Music review: RSNO - Bernstein 100, Usher Hall, Edinburgh

American composer, conductor and pianist Leonard Bernstein (1918 - 1990), photographed in London in 1970 PIC: Fox Photos/Hulton Archive/Getty Images
American composer, conductor and pianist Leonard Bernstein (1918 - 1990), photographed in London in 1970 PIC: Fox Photos/Hulton Archive/Getty Images
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Celebrating the centenary of the birth of Leonard Bernstein, the RSNO delivered what was unquestionably one of the most exciting of this season’s programmes on Friday evening. The iconic Symphonic Dances from West Side Story – a score that broke new ground in its composition mixing opera, musical and ballet – were heard with the whole gamut of emotion evoked through Bernstein’s modernist take on Romeo and Juliet. Romanian-born conductor Cristian Măcelaru may have looked a bit rough-hewn in the physicality of his podium style but the results he drew from the orchestra were tight and energetic, from the riot of colour in the Cuban-inspired rhythms of Mambo to the gentle affection of the love song theme from Maria.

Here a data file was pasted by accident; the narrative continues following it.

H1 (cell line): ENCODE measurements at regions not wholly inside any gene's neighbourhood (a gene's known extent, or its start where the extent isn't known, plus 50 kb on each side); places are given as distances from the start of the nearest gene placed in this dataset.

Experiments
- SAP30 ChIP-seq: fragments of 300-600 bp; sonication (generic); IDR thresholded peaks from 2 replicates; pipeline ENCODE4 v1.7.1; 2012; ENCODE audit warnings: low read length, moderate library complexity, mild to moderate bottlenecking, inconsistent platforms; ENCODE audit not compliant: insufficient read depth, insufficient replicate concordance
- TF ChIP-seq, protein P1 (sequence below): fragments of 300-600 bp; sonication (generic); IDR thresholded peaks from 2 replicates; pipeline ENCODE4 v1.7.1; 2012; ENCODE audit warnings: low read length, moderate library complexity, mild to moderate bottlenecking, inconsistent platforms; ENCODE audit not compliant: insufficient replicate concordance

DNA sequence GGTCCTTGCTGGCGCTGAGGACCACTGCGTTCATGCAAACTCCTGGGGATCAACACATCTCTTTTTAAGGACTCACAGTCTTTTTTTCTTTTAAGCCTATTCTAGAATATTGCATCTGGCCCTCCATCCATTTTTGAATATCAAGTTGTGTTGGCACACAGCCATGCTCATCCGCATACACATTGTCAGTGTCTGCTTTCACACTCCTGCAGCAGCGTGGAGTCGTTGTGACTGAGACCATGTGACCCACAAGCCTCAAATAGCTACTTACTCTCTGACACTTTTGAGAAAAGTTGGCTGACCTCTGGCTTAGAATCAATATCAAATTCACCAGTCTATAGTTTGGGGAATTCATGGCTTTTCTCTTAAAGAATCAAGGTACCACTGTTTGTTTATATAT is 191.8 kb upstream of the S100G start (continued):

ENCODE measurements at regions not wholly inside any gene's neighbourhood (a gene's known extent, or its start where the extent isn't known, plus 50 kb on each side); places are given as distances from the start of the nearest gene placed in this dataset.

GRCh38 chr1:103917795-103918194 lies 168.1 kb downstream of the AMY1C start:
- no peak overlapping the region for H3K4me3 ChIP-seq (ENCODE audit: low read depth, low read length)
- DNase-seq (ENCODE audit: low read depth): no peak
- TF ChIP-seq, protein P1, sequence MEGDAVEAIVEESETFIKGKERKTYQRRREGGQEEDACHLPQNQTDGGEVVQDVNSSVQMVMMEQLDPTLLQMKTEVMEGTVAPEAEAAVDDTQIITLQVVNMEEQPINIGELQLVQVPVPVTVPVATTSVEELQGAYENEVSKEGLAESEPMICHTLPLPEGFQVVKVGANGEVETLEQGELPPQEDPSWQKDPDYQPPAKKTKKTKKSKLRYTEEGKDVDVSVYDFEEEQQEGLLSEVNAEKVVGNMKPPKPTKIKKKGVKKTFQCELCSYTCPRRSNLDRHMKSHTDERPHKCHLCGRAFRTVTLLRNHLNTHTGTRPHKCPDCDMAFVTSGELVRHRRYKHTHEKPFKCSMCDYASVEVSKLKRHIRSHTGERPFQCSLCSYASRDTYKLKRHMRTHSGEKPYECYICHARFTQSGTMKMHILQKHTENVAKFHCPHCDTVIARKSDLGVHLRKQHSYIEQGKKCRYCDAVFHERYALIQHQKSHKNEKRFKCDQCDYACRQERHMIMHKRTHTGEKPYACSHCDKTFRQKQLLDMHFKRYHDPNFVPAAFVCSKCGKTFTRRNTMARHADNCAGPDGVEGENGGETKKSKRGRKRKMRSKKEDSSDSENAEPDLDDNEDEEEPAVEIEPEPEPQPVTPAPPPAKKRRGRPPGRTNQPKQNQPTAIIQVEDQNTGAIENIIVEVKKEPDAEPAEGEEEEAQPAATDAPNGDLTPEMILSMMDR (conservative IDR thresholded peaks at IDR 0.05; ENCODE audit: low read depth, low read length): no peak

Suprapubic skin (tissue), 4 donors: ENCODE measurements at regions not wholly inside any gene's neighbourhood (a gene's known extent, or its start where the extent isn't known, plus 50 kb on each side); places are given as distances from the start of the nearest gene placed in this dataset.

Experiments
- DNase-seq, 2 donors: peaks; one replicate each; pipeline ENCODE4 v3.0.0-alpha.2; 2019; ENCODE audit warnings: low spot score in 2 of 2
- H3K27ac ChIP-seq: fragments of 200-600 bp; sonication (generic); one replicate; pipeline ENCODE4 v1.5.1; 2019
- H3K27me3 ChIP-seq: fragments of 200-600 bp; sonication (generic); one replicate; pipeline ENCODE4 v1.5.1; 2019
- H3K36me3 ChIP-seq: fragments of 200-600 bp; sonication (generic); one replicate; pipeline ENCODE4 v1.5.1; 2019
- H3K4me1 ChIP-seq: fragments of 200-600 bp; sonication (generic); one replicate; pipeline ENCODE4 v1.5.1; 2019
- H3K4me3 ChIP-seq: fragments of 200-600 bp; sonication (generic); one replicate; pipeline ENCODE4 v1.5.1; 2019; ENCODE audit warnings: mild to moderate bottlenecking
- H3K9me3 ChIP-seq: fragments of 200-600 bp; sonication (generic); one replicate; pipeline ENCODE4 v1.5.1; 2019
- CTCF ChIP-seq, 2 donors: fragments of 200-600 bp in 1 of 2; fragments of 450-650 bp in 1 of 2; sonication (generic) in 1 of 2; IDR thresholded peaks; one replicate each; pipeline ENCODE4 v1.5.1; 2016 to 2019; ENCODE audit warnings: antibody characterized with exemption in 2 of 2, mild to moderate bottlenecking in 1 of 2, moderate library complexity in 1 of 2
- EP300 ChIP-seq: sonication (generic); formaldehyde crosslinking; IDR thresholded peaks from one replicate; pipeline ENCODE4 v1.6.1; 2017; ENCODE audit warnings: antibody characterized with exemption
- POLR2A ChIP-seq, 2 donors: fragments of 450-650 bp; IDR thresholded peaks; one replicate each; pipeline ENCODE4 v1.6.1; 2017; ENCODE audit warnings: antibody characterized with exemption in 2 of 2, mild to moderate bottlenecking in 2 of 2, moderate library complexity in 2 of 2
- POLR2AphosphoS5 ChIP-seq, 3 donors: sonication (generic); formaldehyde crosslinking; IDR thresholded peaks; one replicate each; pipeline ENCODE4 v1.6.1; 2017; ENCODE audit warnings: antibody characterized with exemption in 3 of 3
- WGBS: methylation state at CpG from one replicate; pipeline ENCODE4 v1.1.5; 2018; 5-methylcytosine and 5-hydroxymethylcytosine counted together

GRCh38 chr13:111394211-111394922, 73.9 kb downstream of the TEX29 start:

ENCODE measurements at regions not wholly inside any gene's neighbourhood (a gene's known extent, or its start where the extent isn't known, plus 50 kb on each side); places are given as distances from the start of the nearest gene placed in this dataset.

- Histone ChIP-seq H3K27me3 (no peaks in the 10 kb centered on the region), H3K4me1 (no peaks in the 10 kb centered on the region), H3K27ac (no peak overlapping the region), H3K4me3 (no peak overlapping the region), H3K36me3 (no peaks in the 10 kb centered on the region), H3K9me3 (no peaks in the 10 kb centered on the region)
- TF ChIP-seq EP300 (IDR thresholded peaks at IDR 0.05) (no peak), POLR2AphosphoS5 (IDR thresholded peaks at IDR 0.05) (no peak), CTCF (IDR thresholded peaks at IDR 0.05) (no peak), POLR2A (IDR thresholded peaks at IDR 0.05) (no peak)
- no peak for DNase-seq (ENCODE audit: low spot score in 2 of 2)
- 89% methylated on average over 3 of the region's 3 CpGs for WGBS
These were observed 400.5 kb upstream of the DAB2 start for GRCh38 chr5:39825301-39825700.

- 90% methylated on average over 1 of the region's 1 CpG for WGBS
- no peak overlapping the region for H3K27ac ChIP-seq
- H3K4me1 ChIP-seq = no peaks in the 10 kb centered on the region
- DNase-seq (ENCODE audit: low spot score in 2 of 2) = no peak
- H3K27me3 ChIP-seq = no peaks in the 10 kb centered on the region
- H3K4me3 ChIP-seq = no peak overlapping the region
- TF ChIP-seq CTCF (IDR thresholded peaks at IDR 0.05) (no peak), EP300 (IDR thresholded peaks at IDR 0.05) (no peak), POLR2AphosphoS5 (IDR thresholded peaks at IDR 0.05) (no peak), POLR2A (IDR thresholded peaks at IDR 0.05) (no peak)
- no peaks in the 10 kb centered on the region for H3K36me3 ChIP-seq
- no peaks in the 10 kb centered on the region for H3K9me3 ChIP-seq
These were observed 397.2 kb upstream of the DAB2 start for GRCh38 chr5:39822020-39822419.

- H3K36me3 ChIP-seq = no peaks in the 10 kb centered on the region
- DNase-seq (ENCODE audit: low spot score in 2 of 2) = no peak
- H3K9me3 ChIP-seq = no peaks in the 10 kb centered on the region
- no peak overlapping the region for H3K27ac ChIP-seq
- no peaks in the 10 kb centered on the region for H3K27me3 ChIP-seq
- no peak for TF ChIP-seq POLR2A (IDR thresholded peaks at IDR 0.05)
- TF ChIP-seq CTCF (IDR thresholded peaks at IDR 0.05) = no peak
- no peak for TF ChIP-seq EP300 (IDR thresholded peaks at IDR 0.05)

Music review: RSNO - Bernstein 100, Usher Hall, Edinburgh ****

With the brass and percussion sections consistently on fire, clarity of orchestral texture was remarkable, with a special shout-out particularly due to flute and French horn soloists.

The same composer’s Chichester Psalms worked slightly less well, with orchestra and chorus not quite keeping up with each other at times, although the sound from the latter was thrilling in the intensity of its interpretation of the Hebrew texts.

Putting Bernstein in context with two other American composers brought Gershwin and Barber, the former’s Rhapsody in Blue finding the orchestra more persuasive in its jazz driven charisma than piano soloist George Li.

Least familiar on the bill was Samuel Barber’s Symphony No 1, an expansive one movement, in which strings swelled and soared in turn under Măcelaru’s passionate baton.